While regulators scour the balance sheets of regional banks, shares in Mitsubishi UFJ Financial Group, Mizuho Financial Group and Sumitomo Mitsui Financial Group have risen about 40 per cent this year on the back of hopes for rate increases. The country’s three big banks are less exposed because they have a more diversified business model and have shifted to short-duration assets.

If the BoJ does end its negative interest rate policy by next spring, as is widely expected, it estimates that each percentage point increase in domestic interest rates will give an earnings boost of about ¥3tn to local lenders.

The central bank has come under increasing pressure to dial back its decade-old monetary easing measures in the face of rising inflation and a weakening yen. Its exit could have major ramifications for international bond markets, as Japanese financial institutions own trillions of dollars of overseas debt and are likely to invest more at home when interest rates start to rise.

In October, the BoJ decided to allow yields on the 10-year Japanese government bond to rise above 1 per cent, a step towards ending its seven-year policy of capping long-term interest rates.

The FSA remains sanguine about the overall risks in the Japanese banking system but is wary of the lack of experience bankers have in managing a tightening cycle.

There is also the new unknown of the growth of online banking, which has made it easier for depositors to transfer their money instantly as was the case in the US bank failures.

“It’s been a very long time since interest rates have risen in Japan,” said one FSA official. “Things are very different from last time when there was a rate hike since there wasn’t really online banking . . . we don’t know what will happen this time, and we are preparing ourselves for unexpected circumstances.”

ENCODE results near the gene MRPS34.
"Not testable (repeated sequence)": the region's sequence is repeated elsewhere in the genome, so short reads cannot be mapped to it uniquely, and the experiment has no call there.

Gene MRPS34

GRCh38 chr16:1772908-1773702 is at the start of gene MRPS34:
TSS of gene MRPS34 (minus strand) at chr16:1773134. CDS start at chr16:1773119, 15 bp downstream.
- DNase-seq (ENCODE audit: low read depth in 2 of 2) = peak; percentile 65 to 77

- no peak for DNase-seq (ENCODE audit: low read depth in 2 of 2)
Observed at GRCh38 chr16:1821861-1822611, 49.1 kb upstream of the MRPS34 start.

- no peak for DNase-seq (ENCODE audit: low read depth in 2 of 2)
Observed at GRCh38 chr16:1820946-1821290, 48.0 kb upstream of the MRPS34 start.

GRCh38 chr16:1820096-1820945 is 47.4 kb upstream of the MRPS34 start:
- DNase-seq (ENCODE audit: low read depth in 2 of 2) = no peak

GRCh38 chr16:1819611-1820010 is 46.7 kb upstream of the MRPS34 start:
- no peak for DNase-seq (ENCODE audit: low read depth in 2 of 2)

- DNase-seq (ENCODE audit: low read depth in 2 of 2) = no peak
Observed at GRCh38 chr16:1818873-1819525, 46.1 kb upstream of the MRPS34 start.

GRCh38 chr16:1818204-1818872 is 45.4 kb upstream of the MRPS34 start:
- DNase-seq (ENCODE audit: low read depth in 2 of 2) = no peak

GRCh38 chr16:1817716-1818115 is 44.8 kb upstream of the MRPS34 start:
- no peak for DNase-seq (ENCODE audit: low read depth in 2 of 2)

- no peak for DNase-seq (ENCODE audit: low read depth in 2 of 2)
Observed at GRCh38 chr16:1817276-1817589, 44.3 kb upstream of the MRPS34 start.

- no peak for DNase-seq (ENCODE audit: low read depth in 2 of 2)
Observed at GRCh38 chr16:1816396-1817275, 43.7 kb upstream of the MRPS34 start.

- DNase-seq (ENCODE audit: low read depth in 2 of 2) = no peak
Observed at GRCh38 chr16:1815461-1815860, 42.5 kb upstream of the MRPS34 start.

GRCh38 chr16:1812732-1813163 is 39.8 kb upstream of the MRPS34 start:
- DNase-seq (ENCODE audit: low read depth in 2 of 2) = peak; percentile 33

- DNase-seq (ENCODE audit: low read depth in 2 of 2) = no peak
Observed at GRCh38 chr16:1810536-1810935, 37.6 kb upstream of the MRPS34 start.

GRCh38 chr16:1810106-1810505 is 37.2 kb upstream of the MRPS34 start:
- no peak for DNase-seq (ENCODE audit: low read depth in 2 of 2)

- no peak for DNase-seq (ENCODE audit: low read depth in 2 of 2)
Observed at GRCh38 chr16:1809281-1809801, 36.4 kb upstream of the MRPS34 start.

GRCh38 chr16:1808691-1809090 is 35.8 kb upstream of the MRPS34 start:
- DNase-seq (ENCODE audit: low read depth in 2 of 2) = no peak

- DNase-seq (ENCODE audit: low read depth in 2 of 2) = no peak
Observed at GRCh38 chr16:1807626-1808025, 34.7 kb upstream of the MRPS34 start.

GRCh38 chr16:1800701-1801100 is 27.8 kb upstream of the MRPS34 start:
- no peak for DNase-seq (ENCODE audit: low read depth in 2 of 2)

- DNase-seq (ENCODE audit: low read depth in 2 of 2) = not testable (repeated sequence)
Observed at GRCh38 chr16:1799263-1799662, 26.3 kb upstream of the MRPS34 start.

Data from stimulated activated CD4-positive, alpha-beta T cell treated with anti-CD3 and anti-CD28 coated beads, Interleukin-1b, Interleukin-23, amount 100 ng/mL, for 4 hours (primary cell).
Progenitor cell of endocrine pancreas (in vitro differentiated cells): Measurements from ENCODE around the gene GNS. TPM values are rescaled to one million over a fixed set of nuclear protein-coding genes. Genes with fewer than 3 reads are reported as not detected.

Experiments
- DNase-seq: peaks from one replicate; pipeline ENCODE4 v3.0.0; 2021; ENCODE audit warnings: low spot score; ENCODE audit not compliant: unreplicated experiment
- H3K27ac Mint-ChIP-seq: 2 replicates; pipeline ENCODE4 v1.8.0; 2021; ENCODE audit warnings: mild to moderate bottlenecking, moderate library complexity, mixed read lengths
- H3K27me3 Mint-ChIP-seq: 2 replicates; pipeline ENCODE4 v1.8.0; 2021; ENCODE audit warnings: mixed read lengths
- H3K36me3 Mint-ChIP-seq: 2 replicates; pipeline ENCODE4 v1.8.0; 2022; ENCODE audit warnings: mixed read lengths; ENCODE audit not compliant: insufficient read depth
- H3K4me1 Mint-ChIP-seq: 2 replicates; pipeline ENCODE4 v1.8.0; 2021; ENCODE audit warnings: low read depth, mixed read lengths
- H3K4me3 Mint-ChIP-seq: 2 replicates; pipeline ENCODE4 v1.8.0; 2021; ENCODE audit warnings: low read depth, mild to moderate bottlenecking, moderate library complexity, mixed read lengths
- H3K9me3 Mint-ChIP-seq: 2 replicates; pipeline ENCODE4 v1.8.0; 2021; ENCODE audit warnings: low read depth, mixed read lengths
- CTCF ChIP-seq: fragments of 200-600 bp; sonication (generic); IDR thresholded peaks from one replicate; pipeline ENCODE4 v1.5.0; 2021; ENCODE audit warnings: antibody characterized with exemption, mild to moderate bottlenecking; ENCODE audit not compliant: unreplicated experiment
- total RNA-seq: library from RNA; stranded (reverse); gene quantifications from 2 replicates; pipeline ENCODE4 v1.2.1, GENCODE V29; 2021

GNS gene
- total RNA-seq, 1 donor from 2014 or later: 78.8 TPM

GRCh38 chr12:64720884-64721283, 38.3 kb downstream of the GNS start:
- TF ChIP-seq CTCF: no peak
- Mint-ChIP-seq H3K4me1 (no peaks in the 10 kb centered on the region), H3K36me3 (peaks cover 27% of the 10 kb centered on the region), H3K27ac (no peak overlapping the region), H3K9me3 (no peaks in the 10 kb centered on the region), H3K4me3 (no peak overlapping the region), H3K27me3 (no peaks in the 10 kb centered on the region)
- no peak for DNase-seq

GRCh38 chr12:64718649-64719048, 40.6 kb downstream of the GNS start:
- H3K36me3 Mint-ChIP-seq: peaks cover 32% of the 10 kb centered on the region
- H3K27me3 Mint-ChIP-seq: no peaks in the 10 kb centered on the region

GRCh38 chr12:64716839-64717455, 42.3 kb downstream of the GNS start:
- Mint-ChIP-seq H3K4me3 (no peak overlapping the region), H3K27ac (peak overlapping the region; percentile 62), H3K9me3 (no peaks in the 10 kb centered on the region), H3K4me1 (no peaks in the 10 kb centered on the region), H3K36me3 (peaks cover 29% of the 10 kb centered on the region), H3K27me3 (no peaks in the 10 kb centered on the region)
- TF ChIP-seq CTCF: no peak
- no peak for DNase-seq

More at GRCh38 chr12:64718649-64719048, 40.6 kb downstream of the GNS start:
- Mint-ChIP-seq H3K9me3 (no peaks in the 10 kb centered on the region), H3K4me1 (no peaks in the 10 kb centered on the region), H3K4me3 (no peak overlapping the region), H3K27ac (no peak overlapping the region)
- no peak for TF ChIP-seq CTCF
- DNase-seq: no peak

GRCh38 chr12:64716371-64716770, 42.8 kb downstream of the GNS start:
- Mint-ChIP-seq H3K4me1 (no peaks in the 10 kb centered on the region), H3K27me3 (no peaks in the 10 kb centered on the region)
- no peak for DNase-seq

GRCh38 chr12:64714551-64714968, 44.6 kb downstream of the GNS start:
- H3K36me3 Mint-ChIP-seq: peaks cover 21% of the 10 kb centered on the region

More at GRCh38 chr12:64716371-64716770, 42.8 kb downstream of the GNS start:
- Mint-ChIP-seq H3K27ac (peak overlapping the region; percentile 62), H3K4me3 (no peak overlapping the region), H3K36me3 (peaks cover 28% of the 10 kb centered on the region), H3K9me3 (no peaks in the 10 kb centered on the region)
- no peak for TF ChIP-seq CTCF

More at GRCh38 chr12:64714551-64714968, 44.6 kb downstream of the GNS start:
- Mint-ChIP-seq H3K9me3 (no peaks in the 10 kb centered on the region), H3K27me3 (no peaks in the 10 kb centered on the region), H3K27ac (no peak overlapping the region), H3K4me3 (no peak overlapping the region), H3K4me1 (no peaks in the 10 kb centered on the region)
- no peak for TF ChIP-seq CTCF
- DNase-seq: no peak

Still, FSA officials have stressed that the risk of a deposit run at Japanese financial institutions remains low and analysts say the boost to net interest income from rate rises will outweigh the short-term paper losses suffered by banks.

Another risk to banks is that interest rate rises might spark more bankruptcies among small and medium-sized companies — particularly among so-called zombie companies that are more than 10 years old and have remained in business, aided by ultra-low rates, despite persistent losses. According to data provider Teikoku Databank, there were 188,000 such zombies as of March 2022.

Sameshima said banks were likely to take a cautious stance in cutting off lending following lessons drawn from the global financial crisis in 2008, when they allowed many small groups to go bankrupt too quickly and blew holes in their own balance sheets.

“The number of bankruptcies will rise, but the nature of the bankruptcies will be different from the ones we saw after the Lehman crisis,” Sameshima said. “The banks will try to think of a business strategy and firmly support the ones that look capable of surviving.”

This post was originally published on Financial Times